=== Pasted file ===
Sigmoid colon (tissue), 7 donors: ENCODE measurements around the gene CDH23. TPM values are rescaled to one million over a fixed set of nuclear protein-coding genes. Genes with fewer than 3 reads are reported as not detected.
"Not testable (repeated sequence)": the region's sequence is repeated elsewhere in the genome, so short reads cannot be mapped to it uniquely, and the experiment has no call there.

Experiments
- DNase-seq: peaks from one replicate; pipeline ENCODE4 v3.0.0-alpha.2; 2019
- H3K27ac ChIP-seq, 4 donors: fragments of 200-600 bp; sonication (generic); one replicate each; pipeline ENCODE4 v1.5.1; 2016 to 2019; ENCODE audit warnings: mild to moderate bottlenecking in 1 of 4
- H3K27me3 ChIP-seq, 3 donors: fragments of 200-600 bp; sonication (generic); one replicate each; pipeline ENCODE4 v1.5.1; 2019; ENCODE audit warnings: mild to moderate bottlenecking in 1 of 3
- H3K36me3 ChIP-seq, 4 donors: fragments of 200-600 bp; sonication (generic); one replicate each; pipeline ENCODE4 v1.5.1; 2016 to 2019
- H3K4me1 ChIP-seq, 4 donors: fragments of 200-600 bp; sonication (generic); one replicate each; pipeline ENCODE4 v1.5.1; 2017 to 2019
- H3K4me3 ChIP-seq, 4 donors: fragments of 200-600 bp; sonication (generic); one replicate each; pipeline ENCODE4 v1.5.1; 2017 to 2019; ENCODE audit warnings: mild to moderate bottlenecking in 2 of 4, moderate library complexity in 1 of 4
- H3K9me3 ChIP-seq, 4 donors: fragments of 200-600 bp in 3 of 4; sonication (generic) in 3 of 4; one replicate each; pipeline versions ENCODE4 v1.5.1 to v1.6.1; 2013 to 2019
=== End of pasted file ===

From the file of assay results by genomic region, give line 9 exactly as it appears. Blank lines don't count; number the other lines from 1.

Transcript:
- H3K4me3 ChIP-seq, 4 donors: fragments of 200-600 bp; sonication (generic); one replicate each; pipeline ENCODE4 v1.5.1; 2017 to 2019; ENCODE audit warnings: mild to moderate bottlenecking in 2 of 4, moderate library complexity in 1 of 4